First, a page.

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American Dream Tracked Down the Hard Way


A young man fresh out of college might look forward to a summer traveling abroad or working at some prestigious internship, but after graduating two years ago, Adam Shepard decided to join the ranks of the working poor. He left his home state of North Carolina with little more than $25 in his pocket and the clothes on his back, gave himself a year to find an apartment, buy a car and build up a couple of thousand dollars in savings.

Adam Shepard did establish some rules for his experiment. He couldn't use his personal connections, his college education or credit card to survive, and he couldn't beg for money. Within a year, he'd found an apartment, a car and a steady job and had more than $5,000 saved.

Adam Shepard has written about his experiences in "Scratch Beginnings: Me, $25, and the Search for the American Dream." He joins us from member-station WUNC in Durham, North Carolina. Thanks so much for being with us, Mr. Shepard.

Mr. ADAM SHEPARD (Author, "Scratch Beginnings: Me, $25, and the Search for the American Dream"): Thank you very much for having me.

SIMON: And of all the things to do, why did you decide to do this?

Mr. SHEPARD: I thought this would be a great time to institute this plan, which was my response to a book by Barbara Ehrenreich called "Nickel and Dimed." She did a project of her own where she essentially wrote on the death of the American dream, and I read her book in college, and I wasn't particularly impressed, and so I decided to do this little project of my own, to make a discovery of the American dream for myself.

SIMON: How did you live? I mean, where did you live?

Mr. SHEPARD: I arrived in Charleston. For the first two weeks…

SIMON: Charleston, South Carolina.

Mr. SHEPARD: South Carolina, yes sir. For the first two weeks, I did construction clean-up, garbage clean-up, and then after two weeks, I got a permanent job as a mover. For the first 70 days, I was living in the homeless shelter, and from there I moved my way up. In two months I rented a room from a guy downtown, and from there I signed a lease for an apartment for one year.

It was just all about anything that I could save. Transportation, I waited until I had enough money to buy a car, so I was taking the bus. Food, I could cook two meals for $5, or I could go out and eat for $7 or $10. The thing is, it wasn't a lot, and you save $5, $10 a day, but in the grand scheme of things, that's so much money.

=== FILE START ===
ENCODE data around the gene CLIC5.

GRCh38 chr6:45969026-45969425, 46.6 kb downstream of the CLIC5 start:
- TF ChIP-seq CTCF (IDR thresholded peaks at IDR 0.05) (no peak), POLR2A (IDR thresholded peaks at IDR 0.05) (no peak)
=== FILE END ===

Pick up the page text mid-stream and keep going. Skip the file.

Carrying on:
SIMON: You know, a lot of people work two jobs, and they wind up eating out because that's all they can do on a schedule like that.

Mr. SHEPARD: You don't have to eat out. You can pack a microwavable something. I mean, I fortunately only had to work one job. I was a busy guy, as well, you know, and I still found time to pack my lunch and take the bus.

SIMON: Didn't you have a lot of advantages that, let's say, an ex-felon looking for a job, who might have to make child-support payments, doesn't?

Mr. SHEPARD: I had a very difficult time, actually, working my way in. I mean, this was a world of convicted felons, and here comes Adam with his floppy hair and his shorts trying to work his way in to a whole new world, a whole new culture.

So did it play to my advantage from the respect that I knew how to budget my money? Perhaps, but how much of an education do you need to make the decision that listen, if I'm buying beer and cigarettes and lottery tickets, then my money is going out the door.

SIMON: Did you have any friends.

Mr. SHEPARD: One guy that I met, Phil Coleman(ph), he gave me the secret to getting a job.

SIMON: What is the key to getting a job?

Mr. SHEPARD: You know, I was sitting there, and I was not really happy that I had passed out 50 applications, and nobody was getting back to me, and he just went nuts, and he said listen, Adam, you are a homeless dude. Nobody looks at your application - you know because I had my homeless shelter as my address -nobody looks at that and says hey, yeah, I want to hire Adam Shepard, the homeless guy. You have to go to these managers and say I'm Adam Shepard, and I am the greatest mover on the planet, and so that's how I got my first job as a mover.

SIMON: What's your life like now?

Mr. SHEPARD: I'm working my way up just like the next guy, and now I'm back in Raleigh, North Carolina, and I'm, you know, working as a skycap at the airport, and I'm working to get this message out to say hey guys, listen. Here is your life, and if you're poor or rich, if you make $8 or $50 an hour, if you live in a nice house or a little apartment or in a homeless shelter, you have your life ahead of you.

SIMON: Adam Shepard, the author of "Scratch Beginnings: Me, $25, and the Search for the American Dream." Transcript provided by NPR, Copyright NPR.

NPR transcripts are created on a rush deadline by an NPR contractor. This text may not be in its final form and may be updated or revised in the future. Accuracy and availability may vary. The authoritative record of NPR’s programming is the audio record.

Scott Simon is one of America's most admired writers and broadcasters. He is the host of Weekend Edition Saturday and is one of the hosts of NPR's morning news podcast Up First. He has reported from all fifty states, five continents, and ten wars, from El Salvador to Sarajevo to Afghanistan and Iraq. His books have chronicled character and characters, in war and peace, sports and art, tragedy and comedy.